Not all “light” colored fabrics are light values
I am currently making a basic thousand pyramid quilt design for our bed, and cutting lots of ” equilateral triangles. I plan to pull all of the lighter fabrics from my stash to build this design. A king sized bed takes up lots of visual room in any bedroom and I don’t want this to be an overwhelming presence. So nothing crazy. Plus, if I use all my light colored fabrics in my stash, I will have the perfect excuse to buy more, right?
When building a scrappy quilt design using the power of color value, as I plan to do, understanding that not all light colored fabrics are light in value can take your quilt to new levels. (This also applies to dark fabrics too.) Let me explain what I mean.
Understanding color value differences between two light-colored fabrics
Light colored fabrics in my stash are usually 2-color, very light shades, like the one above. However, that doesn’t mean they are all of the same value. (You may have heard this referred to as low volume.)
Two light fabrics like the ones above, placed side by side, look quite similar in value at initial glance. But trust me when I tell you that there’s always value difference to detect.
Using my Ruby Minder™ (which works as a value lens the same as the Ruby Ruler™), I hold it midway between the fabric and my eyes. (I do not hold it directly in front of my eyes and I don’t lay it directly on the fabric.) It may be hard to see well in the photo above, but the ruler is showing me that the fabric on the left definitely has a darker value than the one on the right.
When I am actively looking at fabrics to decide value, I will often move the value lens away, then back again, in quick succession. It becomes very second nature to do this, and it helps me to look at the fabrics both ways.
Understanding color value differences between several light-colored fabrics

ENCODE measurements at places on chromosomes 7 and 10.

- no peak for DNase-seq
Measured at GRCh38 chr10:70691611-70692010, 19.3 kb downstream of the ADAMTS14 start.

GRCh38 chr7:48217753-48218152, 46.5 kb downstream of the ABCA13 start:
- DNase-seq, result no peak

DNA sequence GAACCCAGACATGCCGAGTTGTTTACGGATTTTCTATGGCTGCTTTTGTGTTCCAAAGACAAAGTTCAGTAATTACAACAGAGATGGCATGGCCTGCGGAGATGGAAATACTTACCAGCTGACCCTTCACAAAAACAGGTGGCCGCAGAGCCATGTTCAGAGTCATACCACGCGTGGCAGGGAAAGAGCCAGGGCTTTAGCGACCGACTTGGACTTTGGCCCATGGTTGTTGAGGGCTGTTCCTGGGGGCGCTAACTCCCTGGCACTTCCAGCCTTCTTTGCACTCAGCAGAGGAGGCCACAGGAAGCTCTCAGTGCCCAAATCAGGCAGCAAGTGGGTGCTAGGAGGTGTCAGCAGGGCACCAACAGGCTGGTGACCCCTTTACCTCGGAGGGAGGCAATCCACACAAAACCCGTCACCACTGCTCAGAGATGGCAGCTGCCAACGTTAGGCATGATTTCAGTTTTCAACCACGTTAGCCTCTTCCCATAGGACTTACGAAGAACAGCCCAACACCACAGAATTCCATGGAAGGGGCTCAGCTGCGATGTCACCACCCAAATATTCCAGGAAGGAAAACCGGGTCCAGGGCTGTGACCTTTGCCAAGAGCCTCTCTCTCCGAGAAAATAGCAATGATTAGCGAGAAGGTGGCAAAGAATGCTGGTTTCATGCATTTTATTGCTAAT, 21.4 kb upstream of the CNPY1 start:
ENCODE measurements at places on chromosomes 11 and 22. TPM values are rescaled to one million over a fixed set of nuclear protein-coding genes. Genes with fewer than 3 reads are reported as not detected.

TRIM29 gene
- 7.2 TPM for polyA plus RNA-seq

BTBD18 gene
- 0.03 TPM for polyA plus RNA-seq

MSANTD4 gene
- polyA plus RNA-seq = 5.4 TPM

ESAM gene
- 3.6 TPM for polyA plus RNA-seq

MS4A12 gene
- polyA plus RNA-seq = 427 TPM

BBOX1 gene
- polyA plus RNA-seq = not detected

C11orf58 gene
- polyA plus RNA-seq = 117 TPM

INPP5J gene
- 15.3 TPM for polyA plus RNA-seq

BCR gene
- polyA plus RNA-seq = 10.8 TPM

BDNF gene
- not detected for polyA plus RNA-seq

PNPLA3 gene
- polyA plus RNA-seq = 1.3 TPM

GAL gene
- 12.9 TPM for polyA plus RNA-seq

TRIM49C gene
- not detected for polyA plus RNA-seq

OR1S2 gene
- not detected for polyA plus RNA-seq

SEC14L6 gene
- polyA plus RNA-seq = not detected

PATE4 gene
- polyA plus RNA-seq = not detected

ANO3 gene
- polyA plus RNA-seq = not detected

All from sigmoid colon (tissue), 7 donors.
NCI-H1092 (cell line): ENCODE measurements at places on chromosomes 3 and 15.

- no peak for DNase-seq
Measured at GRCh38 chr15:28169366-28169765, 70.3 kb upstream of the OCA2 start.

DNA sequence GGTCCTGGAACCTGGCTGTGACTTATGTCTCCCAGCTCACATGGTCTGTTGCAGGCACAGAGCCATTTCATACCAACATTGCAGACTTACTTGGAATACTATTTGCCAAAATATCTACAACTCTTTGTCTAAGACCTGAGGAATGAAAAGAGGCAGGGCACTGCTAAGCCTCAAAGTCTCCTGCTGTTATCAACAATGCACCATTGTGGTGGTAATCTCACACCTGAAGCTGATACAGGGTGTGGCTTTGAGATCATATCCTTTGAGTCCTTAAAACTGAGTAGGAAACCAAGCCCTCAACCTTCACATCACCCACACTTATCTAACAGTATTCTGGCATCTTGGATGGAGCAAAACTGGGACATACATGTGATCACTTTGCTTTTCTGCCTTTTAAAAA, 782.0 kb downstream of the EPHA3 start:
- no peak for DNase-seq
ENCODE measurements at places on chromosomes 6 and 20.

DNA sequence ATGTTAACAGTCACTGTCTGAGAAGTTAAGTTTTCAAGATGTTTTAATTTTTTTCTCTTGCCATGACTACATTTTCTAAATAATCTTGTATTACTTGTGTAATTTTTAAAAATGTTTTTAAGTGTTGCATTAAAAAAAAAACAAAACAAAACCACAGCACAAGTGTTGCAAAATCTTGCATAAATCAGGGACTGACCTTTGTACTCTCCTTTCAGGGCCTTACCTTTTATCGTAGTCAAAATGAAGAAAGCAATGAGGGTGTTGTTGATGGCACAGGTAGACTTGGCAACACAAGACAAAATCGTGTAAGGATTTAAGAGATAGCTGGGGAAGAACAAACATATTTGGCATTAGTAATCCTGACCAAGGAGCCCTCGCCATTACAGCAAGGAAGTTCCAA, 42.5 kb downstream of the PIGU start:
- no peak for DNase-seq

When you look at several light fabrics, like the ones above, and keep the idea of value in your mind, you can start to see even more value differences!
Again, not always easy to see in a photograph, but looking through Ruby Minder™, above, is showing me that every other triangle in my layout is darker than the ones on either side of it. When you take the ruby away, you may not see it as distinctly, but it is there.
You may find yourself saying “why would such a slight value difference even matter?” Well, it matters a lot! If you have ever taken a workshop from me, or heard a lecture, you will hear me discuss “quilt sparkle”. As I am laying out the thousand pyramid pattern with attention to dark and light value (photograph above), its not obviously dark and light value differences to our naked eye. Up close, its hard to not look at each fabric print by print. But once the whole top is laid out, and the quilt is viewed in its entirety, the viewer’s eye will pick up on the repeating patterning created in the design, using value.
I refer to this as “quilt sparkle”. Although the above layout is FAR from done, it will become more cohesive with every new row I add. The overall pattern will start to reveal itself. By recognizing subtle value differences like this, and repeating them all over your quilt, a story begins to emerge. You are forcing the viewer to see something that they would not see unless you showed them “how” to see it.
Blair, what the heck is “quilt sparkle”?
In a word- everything! Quilt sparkle is a term I use to describe the subtle color and value depth used effectively in a quilt. Do you ever look at a quilt design and feel like its just a little flat, or something doesn’t feel quite right? Your design may lack attention to value. Understanding this concept and using it effectively in your design process truly is where a design truly becomes your own! It creates a design confidence in your work.
Starflake Pattern, available printed and as a PDF download
I have always been very good with color. Being in apparel design for years taught me to trust my own instinct when it came to color. The actual color wheel or color theory rarely came into play in my design work. (The only rule I remember from back then was don’t put too much yellow in a top, because it clashes with skin tone and doesn’t sell. But I don’t think even that rule applies in today’s market!) But color value was something that only came into my design process in the past 4 years. I realized that this was a very important, often overlooked part of a quilt design.
The quilt “Value” from Wise Craft Quilts using predominately light valued fabrics, gradually darkening the value towards the center diamond shapes.
The sparkle is definitely apparent in this design.
Outback Value quilt, available as a free pattern, is a great way to start playing with value.
Tell me, do you think about the value differences in the light colored fabrics you use in your quilts?